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TIGSource ForumsDeveloperTechnical (Moderator: ThemsAllTook)The grumpy old programmer room
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qMopey
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« Reply #5880 on: October 28, 2019, 10:19:31 AM »

Then you have the philosophical question, maybe we just interpolate data ourselves too? We can't really produce thing that don't exist, we mostly rearrange what's existing, what's creativity?

Depends on what you believe in terms of free will and ideas. If an idea arrives it can be "new" information, but then again, it could be really old information, i.e. something passed on from one's ancestors in some esoteric manner.

For DNNs though, they do interpolate data quite well. It's popular right now because they are the best strategy to solve qualitative problems, especially in computer vision. If some other strategy were better we would all switch.
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gimymblert
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« Reply #5881 on: October 28, 2019, 10:00:17 PM »

That's the problem, it's belief not facts Tongue

I do have an "equation" for creativity though lol, it's the redux is basically a distance to "known form" there is a boundary in which thing get increasingly too "alien", art move that boundary. It's also relative because knowledge is relative, what's new for you isn't new for me, I lament the lack of creativity in X, but for you it might be a revelation, then you add meaning and relatedness as the value of "newness", it might be new but is it worth it? yet again it's relative. In general it mean new thing close the (personal and relative) boundary have more value, too far it's foreign, too inside it's safe and relative, familiar but not new, might be even boring. I had another dimension (it was triangle) but I can't remember now lol. But basically creativity is cultural and personal, not an absolute metric. I needed that representation because i'm interested in computer creativity, so I needed to fix a relative starting point for a potential algorithm that generate some "value".

Wait I found back teh thread that explain it lol
https://forums.tigsource.com/index.php?topic=48981.msg1156678#msg1156678
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on creativity we can pose the problem as such: let say there is a set A of all creations, B is a set in A that is all created work, then creativity is all work in A that increase set B that was not in B prior /obviously as the set B is increased/. let's call d the distance between two different work, originality is such that d is as big as possible for single work toward all the other work in B. then there a fitness score f /the purpose/ such as the work please to an audience. creativity is maximizing a work such such as f and d is big when increasing B. low d is clone, low f is random. we can define two strategy to increase B creatively, one is exploitation by having a big f and the second is exploration by having a big d. the problem therefore is in defining f and d. in reality f and d vary accross culture and individual, so there is a sensibility modifier, however we can first solve them assuming they are constant first.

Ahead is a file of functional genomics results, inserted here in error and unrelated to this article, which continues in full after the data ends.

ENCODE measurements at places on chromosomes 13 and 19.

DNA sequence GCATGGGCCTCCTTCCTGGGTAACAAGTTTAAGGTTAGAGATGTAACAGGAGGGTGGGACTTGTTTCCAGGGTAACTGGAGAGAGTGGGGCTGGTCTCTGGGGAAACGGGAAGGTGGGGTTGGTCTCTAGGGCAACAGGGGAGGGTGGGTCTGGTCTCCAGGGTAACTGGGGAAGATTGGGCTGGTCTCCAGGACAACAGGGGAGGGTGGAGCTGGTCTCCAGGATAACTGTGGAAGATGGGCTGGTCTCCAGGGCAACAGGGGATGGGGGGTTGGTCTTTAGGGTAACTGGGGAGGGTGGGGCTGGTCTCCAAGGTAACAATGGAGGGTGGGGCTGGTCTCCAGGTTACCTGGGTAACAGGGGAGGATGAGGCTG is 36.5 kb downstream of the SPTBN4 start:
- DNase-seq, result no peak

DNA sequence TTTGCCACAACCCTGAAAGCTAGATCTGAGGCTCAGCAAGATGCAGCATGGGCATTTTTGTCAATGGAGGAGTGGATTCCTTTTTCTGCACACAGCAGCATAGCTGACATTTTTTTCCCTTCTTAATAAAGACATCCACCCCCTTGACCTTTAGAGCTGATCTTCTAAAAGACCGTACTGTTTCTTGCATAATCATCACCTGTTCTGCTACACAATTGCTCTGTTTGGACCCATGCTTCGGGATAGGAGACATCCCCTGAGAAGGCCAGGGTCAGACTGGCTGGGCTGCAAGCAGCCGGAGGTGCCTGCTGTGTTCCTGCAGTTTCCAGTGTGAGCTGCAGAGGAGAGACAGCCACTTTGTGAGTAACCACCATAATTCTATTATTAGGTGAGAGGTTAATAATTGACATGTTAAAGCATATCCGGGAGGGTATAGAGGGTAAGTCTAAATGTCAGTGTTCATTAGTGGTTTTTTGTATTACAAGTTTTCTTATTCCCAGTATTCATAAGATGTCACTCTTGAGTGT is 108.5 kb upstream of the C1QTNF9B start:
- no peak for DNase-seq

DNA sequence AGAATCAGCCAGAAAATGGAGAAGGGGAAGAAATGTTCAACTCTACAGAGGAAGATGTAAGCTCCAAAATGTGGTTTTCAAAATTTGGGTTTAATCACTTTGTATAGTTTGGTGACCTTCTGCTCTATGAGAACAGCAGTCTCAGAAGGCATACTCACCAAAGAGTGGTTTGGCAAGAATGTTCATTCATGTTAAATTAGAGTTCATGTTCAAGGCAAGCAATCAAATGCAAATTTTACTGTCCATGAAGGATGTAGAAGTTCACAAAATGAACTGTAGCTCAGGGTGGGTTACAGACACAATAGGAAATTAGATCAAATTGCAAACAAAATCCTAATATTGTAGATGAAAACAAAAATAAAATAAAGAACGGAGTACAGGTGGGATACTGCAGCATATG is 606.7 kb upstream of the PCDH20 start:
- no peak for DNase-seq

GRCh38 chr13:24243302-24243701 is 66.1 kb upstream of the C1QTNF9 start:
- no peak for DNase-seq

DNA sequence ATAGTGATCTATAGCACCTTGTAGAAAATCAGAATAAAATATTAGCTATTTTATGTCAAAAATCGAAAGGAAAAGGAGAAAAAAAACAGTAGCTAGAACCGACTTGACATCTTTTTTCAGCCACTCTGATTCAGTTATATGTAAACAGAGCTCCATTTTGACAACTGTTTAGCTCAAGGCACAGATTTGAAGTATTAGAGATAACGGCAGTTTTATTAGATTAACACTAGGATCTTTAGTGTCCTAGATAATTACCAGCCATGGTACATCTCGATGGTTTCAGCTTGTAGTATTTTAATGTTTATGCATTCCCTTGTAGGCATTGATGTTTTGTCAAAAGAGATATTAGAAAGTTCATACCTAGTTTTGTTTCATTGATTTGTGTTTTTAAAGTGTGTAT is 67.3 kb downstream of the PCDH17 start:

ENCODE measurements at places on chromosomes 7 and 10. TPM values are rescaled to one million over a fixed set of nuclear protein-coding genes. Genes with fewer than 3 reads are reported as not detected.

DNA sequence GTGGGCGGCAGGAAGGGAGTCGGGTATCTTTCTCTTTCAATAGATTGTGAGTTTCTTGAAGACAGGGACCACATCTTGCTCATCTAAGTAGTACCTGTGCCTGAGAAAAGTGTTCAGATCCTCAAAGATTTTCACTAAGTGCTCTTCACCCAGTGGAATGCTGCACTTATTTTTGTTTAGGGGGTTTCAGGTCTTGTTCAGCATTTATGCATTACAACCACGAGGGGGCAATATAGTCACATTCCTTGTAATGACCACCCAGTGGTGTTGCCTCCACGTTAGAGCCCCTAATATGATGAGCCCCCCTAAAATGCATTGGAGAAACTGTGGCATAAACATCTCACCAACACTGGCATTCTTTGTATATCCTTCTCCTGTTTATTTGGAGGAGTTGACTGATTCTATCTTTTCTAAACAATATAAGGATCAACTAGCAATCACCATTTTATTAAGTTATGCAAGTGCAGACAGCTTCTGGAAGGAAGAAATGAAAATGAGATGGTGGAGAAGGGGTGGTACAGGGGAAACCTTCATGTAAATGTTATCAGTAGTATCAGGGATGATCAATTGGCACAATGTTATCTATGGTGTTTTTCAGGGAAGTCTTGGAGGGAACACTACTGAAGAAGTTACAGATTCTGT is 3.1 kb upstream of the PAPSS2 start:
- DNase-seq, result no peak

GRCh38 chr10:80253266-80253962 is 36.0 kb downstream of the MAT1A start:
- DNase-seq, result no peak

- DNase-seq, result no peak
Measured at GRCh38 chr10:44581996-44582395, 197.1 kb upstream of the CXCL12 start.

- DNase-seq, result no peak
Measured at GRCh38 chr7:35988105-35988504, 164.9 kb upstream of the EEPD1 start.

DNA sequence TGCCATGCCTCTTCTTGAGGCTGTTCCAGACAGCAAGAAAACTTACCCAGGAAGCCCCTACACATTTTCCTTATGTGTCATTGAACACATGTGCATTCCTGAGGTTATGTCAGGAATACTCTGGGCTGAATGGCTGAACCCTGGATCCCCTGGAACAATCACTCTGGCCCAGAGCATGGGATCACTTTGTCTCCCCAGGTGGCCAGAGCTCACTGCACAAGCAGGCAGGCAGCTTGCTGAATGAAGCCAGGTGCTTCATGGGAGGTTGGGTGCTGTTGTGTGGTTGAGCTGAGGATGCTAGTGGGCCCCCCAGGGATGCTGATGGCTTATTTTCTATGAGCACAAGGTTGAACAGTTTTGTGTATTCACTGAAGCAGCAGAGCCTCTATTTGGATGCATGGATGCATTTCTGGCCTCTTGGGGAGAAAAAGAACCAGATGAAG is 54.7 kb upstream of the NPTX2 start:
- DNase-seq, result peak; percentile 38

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okay let's call 'description' the series of parametrized steps to create a work. the current description is the current 'assumption'.

let's call frustration the creation of works with low scores, it increase with the number of low score works, once the frustration reach a certain score the system challenge the description.

let's call boredom the creation of score with consistent high f low d, increased by each succesful works with low d, past enough boredom the system challenge the description.

the description is challenged by testing the validity of any of its proposition by switching, adding or removing elements of a proposition. then scoring the description to evaluate the contribution of the elements. similarly the system can try to add or remove element to test its contributions. so the system form belief about the importance of each element of a description.

how can we call low f high d ? ie original but purposeless random work



a more complex system evaluate a description per 'intent' and form multidimensional belief of the description with intent as context. intents being specific set of fitness born from experiential system such as angelina, pleasing a specific audience being just a subset of this, another one would be 'how to make the player cry', this last example prompt the question about how to make a crude system such as it can form such intent? how to give the system a set of standard that can evolve to create intent?
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kason.xiv
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« Reply #5882 on: November 20, 2019, 06:36:43 AM »

I've been desperately trying to write a template library and link it to my project (CMake) - to no avail... it's turning me seriously grumpy (and old) :<
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Prinsessa